Just to be clear, Democratic leaders did actually criticize the Coburn-Lieberman bill that would raise the eligibility age for Medicare and increase cost-sharing on beneficiaries. Nancy Pelosi called it unacceptable:
Any changes to Medicare must strengthen the Medicare system and improve the health of our seniors.
It is unfair to ask seniors to get less in benefits and wait longer to get onto Medicare – all while Republicans back tax breaks for Big Oil and corporations that ship American jobs overseas.
Just like the Republican plan to end Medicare, this proposal is unacceptable, especially for struggling middle-class Americans.
And in a speech this morning, Harry Reid said that “seniors need Medicare,” and that “I will never stop fighting to preserve this successful program. As long as I am in the Senate, I will oppose Republican plans to weaken or undermine it. Because Republicans’ plan to end Medicare is one idea whose time will never come.” This was also confirmed in a separate WaPo article today.
Maybe you think those leading Democrats aren’t being sincere about this. I actually am fine thinking that they are. Because this has now become the dividing line in American politics: one side wants to destroy the safety net, privatize everything, kill the unions, cut taxes for the rich and drown government in the bathtub. The other side doesn’t want to end Medicare. They don’t really want to expand it, they don’t even mind cutting it, hopefully to make it more efficient. They just don’t want to end it. Clearly you see how far to the right that dividing line has moved.
Democrats haven’t been totally firm on anything but the idea of not ending Medicare and not privatizing Social Security. Everything else is up for grabs. They don’t want to “slash” benefits to Social Security, but changes in the COLA by using chained CPI, which would result in a benefit cut, are on the table. They don’t want to end Medicare, but they’re open to cuts as long as they are attached to some minor revenue increases. They are concerned about senior health care, but they don’t mind making fairly severe changes to a program that substantially benefits seniors: Medicaid. Included in those changes is one that comes from the policy shop of the White House:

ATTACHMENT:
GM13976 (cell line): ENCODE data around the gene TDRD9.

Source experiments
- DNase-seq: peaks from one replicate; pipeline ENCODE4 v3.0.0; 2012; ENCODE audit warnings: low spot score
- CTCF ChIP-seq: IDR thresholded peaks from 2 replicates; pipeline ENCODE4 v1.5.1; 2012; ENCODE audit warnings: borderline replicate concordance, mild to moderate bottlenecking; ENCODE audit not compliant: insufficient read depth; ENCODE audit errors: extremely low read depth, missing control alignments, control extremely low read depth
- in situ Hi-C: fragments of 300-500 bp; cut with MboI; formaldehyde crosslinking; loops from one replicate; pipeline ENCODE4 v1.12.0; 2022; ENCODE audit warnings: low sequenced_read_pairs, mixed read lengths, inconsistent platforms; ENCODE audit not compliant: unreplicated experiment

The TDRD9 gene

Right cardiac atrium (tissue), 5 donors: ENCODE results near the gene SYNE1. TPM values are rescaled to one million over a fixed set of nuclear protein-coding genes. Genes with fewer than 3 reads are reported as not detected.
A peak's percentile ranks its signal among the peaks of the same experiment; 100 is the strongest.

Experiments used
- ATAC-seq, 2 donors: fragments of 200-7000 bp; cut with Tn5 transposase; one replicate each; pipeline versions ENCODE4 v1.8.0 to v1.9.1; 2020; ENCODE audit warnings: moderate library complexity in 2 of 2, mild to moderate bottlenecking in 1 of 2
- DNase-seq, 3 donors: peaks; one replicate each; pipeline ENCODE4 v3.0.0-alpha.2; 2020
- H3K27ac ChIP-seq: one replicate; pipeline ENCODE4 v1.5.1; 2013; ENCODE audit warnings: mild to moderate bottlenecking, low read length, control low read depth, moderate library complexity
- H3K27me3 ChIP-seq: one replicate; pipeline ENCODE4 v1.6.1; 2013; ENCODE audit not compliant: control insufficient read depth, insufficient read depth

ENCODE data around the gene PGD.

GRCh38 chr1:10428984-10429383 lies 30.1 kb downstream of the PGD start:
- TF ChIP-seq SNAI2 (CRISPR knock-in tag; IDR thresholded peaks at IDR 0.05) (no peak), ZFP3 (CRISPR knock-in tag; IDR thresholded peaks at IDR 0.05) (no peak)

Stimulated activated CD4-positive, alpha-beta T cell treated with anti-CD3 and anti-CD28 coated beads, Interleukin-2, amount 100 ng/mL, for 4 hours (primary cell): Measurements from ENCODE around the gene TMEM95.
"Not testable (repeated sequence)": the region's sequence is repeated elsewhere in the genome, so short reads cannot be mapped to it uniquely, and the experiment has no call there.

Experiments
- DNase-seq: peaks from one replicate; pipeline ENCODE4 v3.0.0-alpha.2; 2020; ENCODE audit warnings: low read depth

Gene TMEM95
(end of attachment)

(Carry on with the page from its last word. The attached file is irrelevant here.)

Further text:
In the budget blueprint unveiled in April, President Barack Obama proposed adjusting the way federal matching funds paid to the states are calculated for Medicaid and its companion, the Children’s Health Insurance Program. Sources close to the administration tell POLITICO that White House officials have been trying to develop the idea into a version that could become part of a deal in the ongoing deficit reduction talks [...]
The administration wants to create what’s known as a “blended rate” for these programs, recalculating the levels so states receive federal dollars at the same rate for all populations in joint state-federal health programs. And in the process, they want to contribute to Medicaid savings totaling $100 billion.
This has Sen. Jay Rockefeller (D-W.Va.) nervous.
“What we know is that in order to generate ‘at least $100 billion’ in savings, any blended-rate proposal would have to severely reduce federal Medicaid and CHIP payments to every state over time, with some losing a lot more than others,” Rockefeller said. “And the underlying needs and costs don’t disappear — they just move from the federal side of the ledger to the state side.”
You can call it something antiseptic like a “blended rate” or “chained CPI,” but the proposals are to give state Medicaid programs, or Social Security beneficiaries, less money over time. As long as Democrats don’t end these programs, they feel comfortable starving them of funding.
I know, I’m painting with a broad brush. I’m sure some Democrats would rather strengthen the safety net than cut it. But in the end, I’ll go by the actions taken. It’s pretty shameful that regular people have a bigger ally in hospital providers than they do in the self-described “party of the people.” I’ll close with the words of one operative, from Sam Stein’s article:
The president’s fiscal commission has argued that the ratio should be set at 3:1. Already, however, a 5:1 ratio ($2 trillion in cuts to $400 billion in revenues) has been scrapped. Would the party be willing to go 11:1 ($2.2 trillion in cuts for $200 billion in revenues)?
“That’s not shared sacrifice,” replied one top Democratic operative who has consulted lawmakers throughout the debt ceiling debate. “Democrats should be ashamed of themselves, if they go along with a plan that undermines the core priorities Democrats have fought for during the last 50 years. If they don’t fight for the middle class, how can they expect us to fight for them?”
UPDATE: I had no idea when I wrote this that Jonathan Chait asserted the same thing – as a selling point for the Coburn-Lieberman Medicare plan! – today.